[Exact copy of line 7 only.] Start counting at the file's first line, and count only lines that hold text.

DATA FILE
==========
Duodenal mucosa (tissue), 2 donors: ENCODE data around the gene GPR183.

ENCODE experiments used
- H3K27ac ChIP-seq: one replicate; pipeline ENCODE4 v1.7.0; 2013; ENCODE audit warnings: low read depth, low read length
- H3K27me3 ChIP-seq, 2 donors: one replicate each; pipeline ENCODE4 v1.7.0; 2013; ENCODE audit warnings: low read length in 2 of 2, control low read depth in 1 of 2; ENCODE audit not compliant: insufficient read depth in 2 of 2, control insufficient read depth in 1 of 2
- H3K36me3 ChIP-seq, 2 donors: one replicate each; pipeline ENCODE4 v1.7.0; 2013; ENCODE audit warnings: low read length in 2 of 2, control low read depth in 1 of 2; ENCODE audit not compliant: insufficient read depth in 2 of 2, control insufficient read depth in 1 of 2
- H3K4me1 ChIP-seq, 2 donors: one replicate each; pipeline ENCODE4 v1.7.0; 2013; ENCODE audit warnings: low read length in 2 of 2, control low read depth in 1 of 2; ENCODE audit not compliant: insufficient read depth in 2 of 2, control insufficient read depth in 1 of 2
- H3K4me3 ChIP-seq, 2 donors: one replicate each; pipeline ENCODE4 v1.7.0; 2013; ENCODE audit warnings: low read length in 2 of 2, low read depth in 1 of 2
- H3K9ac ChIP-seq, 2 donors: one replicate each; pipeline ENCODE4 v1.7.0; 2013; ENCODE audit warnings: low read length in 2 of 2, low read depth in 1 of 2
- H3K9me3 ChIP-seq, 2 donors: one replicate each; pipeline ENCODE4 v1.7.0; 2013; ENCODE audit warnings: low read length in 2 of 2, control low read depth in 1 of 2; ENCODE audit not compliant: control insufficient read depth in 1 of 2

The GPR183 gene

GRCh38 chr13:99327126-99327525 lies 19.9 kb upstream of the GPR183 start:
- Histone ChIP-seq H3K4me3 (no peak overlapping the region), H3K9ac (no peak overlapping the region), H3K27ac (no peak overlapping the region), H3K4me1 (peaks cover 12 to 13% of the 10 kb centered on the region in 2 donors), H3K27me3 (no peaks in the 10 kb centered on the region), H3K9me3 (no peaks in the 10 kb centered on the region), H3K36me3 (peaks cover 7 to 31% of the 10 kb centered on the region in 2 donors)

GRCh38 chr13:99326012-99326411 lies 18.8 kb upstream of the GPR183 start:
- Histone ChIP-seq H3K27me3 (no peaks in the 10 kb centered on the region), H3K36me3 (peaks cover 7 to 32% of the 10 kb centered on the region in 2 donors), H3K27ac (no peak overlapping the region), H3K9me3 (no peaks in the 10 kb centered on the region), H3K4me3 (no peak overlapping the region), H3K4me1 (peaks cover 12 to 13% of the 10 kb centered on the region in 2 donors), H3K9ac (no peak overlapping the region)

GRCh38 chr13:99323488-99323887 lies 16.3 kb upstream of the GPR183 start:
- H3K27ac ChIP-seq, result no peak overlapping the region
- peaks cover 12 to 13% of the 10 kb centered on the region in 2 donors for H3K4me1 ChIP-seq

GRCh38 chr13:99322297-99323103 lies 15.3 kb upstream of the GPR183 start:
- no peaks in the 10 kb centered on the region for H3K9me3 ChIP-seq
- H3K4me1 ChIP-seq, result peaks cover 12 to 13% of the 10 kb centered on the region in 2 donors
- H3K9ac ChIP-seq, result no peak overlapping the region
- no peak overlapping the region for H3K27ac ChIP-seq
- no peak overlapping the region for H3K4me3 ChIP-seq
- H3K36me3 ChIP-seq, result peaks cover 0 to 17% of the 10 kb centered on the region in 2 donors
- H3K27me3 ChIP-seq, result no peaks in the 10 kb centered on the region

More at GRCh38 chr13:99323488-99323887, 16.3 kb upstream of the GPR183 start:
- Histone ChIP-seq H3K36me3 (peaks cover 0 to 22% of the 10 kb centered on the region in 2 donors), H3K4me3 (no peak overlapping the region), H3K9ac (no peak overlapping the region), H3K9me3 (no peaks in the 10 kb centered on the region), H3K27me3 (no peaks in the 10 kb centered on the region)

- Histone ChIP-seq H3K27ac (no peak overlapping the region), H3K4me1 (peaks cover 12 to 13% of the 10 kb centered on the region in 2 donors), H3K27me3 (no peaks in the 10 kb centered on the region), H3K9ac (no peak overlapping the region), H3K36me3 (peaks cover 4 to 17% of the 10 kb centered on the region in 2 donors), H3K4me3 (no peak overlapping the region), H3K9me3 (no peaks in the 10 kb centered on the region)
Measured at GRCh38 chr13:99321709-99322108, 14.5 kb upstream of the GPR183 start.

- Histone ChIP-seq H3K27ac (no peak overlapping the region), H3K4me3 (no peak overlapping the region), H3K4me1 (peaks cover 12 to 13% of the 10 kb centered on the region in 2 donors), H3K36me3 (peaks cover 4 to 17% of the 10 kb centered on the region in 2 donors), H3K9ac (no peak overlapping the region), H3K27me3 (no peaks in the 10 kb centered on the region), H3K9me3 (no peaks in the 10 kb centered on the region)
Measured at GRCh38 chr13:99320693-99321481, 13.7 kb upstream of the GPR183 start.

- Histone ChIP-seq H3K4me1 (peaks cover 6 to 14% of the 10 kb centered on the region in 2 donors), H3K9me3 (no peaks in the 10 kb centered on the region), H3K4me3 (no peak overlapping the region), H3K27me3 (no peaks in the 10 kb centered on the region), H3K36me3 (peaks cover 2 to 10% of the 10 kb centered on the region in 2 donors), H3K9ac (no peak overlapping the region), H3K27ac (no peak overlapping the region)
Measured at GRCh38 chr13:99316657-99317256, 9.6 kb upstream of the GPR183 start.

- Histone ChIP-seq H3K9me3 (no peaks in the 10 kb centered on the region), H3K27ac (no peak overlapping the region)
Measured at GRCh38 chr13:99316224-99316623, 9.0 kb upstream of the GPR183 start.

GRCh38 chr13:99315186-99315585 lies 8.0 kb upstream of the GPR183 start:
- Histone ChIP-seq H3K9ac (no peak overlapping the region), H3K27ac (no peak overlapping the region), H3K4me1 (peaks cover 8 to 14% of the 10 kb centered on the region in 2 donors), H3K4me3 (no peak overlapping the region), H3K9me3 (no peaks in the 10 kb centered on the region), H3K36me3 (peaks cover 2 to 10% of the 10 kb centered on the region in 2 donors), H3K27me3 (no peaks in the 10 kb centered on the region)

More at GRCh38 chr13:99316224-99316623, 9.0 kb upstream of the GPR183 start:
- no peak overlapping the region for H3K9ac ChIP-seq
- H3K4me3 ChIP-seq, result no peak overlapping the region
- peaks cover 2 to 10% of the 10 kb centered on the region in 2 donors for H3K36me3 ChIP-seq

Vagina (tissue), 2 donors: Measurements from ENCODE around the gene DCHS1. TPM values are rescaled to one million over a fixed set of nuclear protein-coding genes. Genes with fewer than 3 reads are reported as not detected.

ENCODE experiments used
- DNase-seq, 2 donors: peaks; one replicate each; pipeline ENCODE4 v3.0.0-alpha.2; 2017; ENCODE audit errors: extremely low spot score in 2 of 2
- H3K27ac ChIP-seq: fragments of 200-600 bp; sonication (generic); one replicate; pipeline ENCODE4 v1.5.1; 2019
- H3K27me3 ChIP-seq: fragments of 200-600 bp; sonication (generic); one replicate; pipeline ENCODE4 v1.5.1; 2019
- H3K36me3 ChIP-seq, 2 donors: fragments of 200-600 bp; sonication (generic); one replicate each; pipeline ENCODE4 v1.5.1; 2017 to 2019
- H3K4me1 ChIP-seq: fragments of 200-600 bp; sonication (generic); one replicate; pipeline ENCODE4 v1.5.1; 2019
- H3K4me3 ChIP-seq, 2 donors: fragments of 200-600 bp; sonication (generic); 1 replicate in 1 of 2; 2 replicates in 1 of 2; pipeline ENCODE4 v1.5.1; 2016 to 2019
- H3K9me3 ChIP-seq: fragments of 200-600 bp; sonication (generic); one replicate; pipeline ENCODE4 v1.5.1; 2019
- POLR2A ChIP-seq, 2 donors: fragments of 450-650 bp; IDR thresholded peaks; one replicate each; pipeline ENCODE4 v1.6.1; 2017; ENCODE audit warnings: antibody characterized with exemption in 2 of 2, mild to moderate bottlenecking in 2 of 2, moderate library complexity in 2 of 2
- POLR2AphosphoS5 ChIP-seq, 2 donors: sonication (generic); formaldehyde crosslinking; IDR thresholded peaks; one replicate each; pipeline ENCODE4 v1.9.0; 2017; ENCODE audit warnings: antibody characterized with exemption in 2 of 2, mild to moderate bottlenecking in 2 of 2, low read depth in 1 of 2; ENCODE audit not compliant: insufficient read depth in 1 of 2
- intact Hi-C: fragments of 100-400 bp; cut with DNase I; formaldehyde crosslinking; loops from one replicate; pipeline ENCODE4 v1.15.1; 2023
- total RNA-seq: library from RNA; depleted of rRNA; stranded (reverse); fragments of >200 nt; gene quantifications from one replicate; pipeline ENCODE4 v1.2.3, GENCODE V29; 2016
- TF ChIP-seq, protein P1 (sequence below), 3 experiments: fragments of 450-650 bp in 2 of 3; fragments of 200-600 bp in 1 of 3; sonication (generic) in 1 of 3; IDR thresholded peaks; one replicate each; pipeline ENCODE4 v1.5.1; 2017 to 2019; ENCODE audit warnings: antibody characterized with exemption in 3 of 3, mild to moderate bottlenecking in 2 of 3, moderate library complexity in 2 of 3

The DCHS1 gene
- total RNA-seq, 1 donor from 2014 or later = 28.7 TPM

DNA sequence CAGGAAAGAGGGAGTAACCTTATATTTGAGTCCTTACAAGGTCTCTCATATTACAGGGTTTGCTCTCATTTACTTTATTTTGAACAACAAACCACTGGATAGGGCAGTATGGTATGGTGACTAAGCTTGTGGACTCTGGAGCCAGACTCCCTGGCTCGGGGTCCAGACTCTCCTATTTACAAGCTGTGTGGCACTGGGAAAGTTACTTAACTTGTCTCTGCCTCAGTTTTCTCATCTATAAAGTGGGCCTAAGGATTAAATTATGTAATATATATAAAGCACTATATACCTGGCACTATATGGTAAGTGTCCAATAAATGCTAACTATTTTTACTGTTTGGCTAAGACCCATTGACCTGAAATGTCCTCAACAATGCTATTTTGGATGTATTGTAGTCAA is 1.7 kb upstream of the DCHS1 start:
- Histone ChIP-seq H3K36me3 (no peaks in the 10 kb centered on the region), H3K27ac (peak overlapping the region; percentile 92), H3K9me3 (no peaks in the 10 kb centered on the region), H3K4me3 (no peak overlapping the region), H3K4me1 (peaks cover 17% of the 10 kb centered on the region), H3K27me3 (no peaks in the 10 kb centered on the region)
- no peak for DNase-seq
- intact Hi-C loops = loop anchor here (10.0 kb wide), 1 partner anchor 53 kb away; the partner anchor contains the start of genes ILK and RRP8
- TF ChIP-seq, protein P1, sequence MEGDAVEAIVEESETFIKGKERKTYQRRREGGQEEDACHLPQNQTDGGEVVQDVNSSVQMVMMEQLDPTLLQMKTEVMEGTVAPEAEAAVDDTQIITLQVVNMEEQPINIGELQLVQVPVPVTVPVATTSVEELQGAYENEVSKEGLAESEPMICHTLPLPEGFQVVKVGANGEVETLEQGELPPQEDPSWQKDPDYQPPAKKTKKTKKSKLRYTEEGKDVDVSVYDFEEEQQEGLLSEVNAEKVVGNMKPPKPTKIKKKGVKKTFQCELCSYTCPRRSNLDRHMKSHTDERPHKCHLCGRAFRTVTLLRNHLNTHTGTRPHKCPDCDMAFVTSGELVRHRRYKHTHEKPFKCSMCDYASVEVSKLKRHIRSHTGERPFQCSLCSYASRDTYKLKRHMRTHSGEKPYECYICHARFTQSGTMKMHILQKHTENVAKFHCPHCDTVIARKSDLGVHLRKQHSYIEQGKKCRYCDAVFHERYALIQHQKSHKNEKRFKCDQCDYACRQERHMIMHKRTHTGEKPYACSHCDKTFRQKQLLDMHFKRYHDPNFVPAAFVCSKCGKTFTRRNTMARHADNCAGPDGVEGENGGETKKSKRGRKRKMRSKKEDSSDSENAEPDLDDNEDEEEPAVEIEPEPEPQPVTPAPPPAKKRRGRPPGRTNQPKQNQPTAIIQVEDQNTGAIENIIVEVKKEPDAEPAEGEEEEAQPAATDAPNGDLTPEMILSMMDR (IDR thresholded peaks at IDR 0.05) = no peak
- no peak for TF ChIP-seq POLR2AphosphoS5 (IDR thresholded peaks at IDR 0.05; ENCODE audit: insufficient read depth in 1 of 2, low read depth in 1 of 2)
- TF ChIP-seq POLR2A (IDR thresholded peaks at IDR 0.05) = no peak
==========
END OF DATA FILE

- H3K4me3 ChIP-seq, 2 donors: one replicate each; pipeline ENCODE4 v1.7.0; 2013; ENCODE audit warnings: low read length in 2 of 2, low read depth in 1 of 2